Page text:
Tuesday, January 7, 2014

A Warning for Bloggers: Someone Copied my Blog Content

Imagine my surprise when a Google search pulled up another website that contained pictures and written content from my Cloth Diaper Guru blog.  After looking around the website I quickly realized that material was copied word-for-word, entire posts were re-posted, and months worth of work was passed off as the author's own. Whenever you post content to the internet, there is a risk that it will be used unintentionally.  What we don't appreciate is how frequently this occurs.

I personally know at least two other bloggers who have had content taken from their blogs.  I heard of another blogger who had photos of her daughter taken (I wish I had the citation for this).  The perpetrator was using the photos of the girl on her Facebook page and was pretending that she was her daughter.  While the motivation for taking website content isn't always clear, any misuse of copyrighted information should be taken seriously.  Of course this is always a reminder for everyone to use caution when posting anything, but we should not expect people to stop posting content to the internet.

For me, the most valuable content I have is my photography.  I take special care to limit pictures that show my children and my family.  This is obviously for our protection and to avoid the misuse of these pictures.  People may wonder why a cloth diaper blogger does not post pictures of her children in cloth diapers.  I personally feel that any benefit of showing these images (showing diaper fit) is not worth the risk of having my photos stolen. As unthinkable as it is, there are also individuals who seek out these types of images for their own fetishes. Besides limiting the number of family pictures on my website, I always watermark particularly special pictures with my legal name.  I watermark the pictures in areas that make it difficult to crop and remove the watermarking (such as directly over the head). Other photography is watermarked with my "Cloth Diaper Guru" branding.  Again, I watermark in a way that makes it difficult to crop out the watermarking. Photos are some of the easier content to protect, but  written content can also be stolen.
Watermark all photos posted to your blog.  Watermark in a way that makes it difficult to crop-out the watermark

When written content is stolen from a website, this is equally as damaging as taking photo content.  My website started as a way for me to gain skills as a writer.  I spend a lot of time coming up with content, editing the writing, and creating a clear story to help families in their cloth diapering journey.  I want my website to be as informational as possible, but I also try to include some fun and personal content.  Having written content stolen is frustrating, but it also hurts the reputation of my website and my Google ranking.  Search engines do not like identical content posted on the internet and this inadvertently reduces traffic to the legitimate content. Many websites rely on measuring website analytics (high visitors, a good traffic flow) to support the site through advertisements or sponsorship opportunities.  Lower traffic means reduced opportunities for sponsors, fewer giveaways, and less growth for the website.  Stealing written content and re-posting it is incredibly damaging to the original website.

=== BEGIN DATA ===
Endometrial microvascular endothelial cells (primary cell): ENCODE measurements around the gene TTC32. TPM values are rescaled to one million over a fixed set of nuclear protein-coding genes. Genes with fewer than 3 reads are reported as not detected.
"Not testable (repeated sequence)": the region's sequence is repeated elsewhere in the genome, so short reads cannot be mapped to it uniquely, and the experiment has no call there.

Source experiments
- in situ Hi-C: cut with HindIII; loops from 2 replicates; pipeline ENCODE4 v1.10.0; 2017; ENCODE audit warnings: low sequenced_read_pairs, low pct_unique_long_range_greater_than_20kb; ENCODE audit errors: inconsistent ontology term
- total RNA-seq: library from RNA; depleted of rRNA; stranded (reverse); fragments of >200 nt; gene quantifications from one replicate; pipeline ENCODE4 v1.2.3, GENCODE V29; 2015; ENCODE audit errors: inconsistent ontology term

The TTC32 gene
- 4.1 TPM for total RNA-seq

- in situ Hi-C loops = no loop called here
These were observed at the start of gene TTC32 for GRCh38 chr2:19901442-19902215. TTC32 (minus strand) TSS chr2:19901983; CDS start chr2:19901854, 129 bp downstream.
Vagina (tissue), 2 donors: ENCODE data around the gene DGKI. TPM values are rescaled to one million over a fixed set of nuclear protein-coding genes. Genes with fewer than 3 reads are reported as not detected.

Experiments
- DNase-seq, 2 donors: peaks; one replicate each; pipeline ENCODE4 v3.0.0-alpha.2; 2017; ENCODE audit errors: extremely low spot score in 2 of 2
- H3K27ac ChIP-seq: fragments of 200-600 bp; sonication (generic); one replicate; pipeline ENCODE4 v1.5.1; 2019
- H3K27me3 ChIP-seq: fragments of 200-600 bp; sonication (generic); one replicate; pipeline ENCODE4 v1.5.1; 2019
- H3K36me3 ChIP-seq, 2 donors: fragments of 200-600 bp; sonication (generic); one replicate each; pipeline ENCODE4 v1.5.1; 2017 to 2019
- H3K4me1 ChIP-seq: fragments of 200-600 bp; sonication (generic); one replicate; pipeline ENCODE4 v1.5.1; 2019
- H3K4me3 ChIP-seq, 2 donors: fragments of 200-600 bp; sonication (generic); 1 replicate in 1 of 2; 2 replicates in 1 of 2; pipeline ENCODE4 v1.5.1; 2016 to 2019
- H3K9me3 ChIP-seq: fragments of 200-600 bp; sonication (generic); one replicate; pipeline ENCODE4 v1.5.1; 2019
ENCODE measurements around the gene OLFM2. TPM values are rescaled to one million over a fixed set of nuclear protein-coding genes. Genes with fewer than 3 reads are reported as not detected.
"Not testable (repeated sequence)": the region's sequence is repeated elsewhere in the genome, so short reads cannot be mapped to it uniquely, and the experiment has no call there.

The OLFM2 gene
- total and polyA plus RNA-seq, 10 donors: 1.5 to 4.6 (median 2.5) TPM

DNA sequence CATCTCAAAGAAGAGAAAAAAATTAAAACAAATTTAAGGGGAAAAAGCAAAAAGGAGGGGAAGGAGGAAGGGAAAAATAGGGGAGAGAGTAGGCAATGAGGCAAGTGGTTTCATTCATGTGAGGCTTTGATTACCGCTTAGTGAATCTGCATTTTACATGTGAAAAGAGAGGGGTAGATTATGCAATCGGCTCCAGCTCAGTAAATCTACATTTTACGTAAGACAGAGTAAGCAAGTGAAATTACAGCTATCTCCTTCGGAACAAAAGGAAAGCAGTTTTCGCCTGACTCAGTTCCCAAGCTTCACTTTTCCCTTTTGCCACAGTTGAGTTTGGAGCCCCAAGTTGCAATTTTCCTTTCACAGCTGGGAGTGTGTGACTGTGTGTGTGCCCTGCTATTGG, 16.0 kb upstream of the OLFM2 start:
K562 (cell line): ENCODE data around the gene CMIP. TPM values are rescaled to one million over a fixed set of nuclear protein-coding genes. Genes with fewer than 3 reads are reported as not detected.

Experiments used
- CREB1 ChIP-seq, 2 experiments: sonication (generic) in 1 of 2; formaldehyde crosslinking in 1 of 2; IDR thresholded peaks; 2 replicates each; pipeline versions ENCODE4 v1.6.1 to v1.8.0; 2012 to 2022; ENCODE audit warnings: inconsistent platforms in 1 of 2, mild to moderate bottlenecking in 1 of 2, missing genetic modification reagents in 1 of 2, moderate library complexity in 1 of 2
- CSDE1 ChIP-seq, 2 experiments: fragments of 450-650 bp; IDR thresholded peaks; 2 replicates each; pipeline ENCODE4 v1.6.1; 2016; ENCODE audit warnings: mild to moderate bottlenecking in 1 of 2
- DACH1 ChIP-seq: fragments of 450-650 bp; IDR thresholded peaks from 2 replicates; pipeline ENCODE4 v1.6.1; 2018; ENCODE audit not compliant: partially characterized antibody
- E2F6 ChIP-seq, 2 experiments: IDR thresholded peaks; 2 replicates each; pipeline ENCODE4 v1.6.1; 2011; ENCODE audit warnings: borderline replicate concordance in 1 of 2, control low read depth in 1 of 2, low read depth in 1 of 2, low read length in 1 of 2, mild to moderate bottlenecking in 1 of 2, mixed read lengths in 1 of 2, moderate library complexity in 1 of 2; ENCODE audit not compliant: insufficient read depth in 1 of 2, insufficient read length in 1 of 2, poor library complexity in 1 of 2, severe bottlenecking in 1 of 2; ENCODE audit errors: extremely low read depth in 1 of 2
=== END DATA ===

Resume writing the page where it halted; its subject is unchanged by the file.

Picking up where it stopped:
You can take steps to avoid having your pictures and writing used unintentionally, but they might still be taken.  If your content is taken, you can take legal action against the site, report the offending site to the website host, or contact the offender directly.  Kim from Dirty Diaper Laundry suggests looking up the website on Who.is to identify the website host. In my case, the offending website was reported to the host and the site will most likely be shut down soon.  This is a good reminder to keep checking your search engine results: search for unique phrasing on your blog.  Look for images that come up in an image search (saving your pictures with a unique name can help).  Take a proactive stance to protect your property and use careful consideration when you post content to your website.

How are you protecting your content?  Has your content been stolen and how did you resolve the issue?

3 comments:

  1. I'm sorry this happened to you. I hope everything gets sorted out.

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    1. Thanks for the support Sarah! A friend even mentioned that some people are using automated software to quickly scan and copy other people's content. It's a strange situation, but I feel confident that it will be resolved quickly.

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  2. Oh, this is terrible to hear! Sorry this happened to you.

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